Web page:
Q: I’m 19 years old and living with my parents while I attend college close to home. They’re having a really hard time in their marriage. I’m trying to be supportive to both of them, but they try to put me in the middle of their arguments. If I don’t take a side, then they are angry with me. I feel helpless. How can I help them see how it is affecting me?
A: Our heart goes out to you. We often hear of the wounds a troubled marriage can inflict on young children, but your experience shows that it can happen to adults as well.
Author Sandi Greene has written about the pain she experienced as a result of her parents’ divorce. We’re not suggesting your own parents are destined for divorce, but we think you’ll find Sandi’s advice helpful.
First, she recommends that you not become isolated. Do you have close friends nearby, or classmates, to whom you can talk about your frustrations? Don’t endure this situation alone.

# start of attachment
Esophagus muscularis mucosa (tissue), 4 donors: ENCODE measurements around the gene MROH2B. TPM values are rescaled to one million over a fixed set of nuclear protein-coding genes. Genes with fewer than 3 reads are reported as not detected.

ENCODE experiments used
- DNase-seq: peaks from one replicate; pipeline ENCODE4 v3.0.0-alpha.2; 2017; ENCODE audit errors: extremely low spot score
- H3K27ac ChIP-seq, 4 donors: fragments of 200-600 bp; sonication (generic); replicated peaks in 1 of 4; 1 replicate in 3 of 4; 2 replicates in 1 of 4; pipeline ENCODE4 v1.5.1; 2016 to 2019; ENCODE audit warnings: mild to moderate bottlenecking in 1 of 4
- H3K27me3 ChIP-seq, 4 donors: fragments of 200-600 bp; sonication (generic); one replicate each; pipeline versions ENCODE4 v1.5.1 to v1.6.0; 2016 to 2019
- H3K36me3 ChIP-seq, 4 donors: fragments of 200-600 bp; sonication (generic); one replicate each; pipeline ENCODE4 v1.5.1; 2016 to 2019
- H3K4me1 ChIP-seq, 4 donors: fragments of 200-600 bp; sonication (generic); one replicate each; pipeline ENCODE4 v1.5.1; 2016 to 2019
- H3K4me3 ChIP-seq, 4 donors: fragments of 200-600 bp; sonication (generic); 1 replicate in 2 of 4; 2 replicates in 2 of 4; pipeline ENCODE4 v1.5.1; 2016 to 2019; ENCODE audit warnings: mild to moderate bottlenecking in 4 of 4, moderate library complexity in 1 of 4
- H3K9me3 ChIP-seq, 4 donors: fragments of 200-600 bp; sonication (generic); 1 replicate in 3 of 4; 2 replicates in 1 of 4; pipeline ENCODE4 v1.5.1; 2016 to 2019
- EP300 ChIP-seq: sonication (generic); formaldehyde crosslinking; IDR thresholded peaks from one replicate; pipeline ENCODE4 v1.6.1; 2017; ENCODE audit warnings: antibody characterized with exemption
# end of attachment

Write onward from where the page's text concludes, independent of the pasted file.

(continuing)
Second, don’t allow yourself to believe that the problems your parents are experiencing are your fault. You didn’t cause them, and it’s not your responsibility to fix them.
Third, don’t be drawn into taking sides. You can’t play referee and you can’t be expected to pit one parent against the other. When they try to draw you into the melee, walk away.
Finally, forgive your parents to the extent possible. It’s wrong for them to manipulate you in this way, but try to understand that by drawing you into their arguments, they’re attempting to deal with their own pain in an inappropriate manner.
Finally, talk openly and honestly with your parents about the pain this situation has caused. Urge them, as lovingly as possible, to seek counselling. This will help them work through their issues with an objective third party, and relieve you of the burden of trying to be their mediator.
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